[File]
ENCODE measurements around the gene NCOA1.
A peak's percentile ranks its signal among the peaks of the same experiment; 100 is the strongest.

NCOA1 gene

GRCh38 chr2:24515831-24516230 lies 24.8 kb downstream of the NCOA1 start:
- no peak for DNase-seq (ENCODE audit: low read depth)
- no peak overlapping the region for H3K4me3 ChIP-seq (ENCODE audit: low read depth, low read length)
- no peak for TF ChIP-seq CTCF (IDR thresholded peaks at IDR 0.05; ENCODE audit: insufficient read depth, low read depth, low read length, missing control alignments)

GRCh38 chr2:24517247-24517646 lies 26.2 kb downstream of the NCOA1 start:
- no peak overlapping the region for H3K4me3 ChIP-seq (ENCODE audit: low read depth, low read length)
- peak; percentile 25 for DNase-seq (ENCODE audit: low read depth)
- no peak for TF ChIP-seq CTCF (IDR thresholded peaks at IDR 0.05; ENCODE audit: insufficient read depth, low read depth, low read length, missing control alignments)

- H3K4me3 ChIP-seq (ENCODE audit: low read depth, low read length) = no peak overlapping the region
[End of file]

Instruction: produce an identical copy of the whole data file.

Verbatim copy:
ENCODE measurements around the gene NCOA1.
A peak's percentile ranks its signal among the peaks of the same experiment; 100 is the strongest.

NCOA1 gene

GRCh38 chr2:24515831-24516230 lies 24.8 kb downstream of the NCOA1 start:
- no peak for DNase-seq (ENCODE audit: low read depth)
- no peak overlapping the region for H3K4me3 ChIP-seq (ENCODE audit: low read depth, low read length)
- no peak for TF ChIP-seq CTCF (IDR thresholded peaks at IDR 0.05; ENCODE audit: insufficient read depth, low read depth, low read length, missing control alignments)

GRCh38 chr2:24517247-24517646 lies 26.2 kb downstream of the NCOA1 start:
- no peak overlapping the region for H3K4me3 ChIP-seq (ENCODE audit: low read depth, low read length)
- peak; percentile 25 for DNase-seq (ENCODE audit: low read depth)
- no peak for TF ChIP-seq CTCF (IDR thresholded peaks at IDR 0.05; ENCODE audit: insufficient read depth, low read depth, low read length, missing control alignments)

- H3K4me3 ChIP-seq (ENCODE audit: low read depth, low read length) = no peak overlapping the region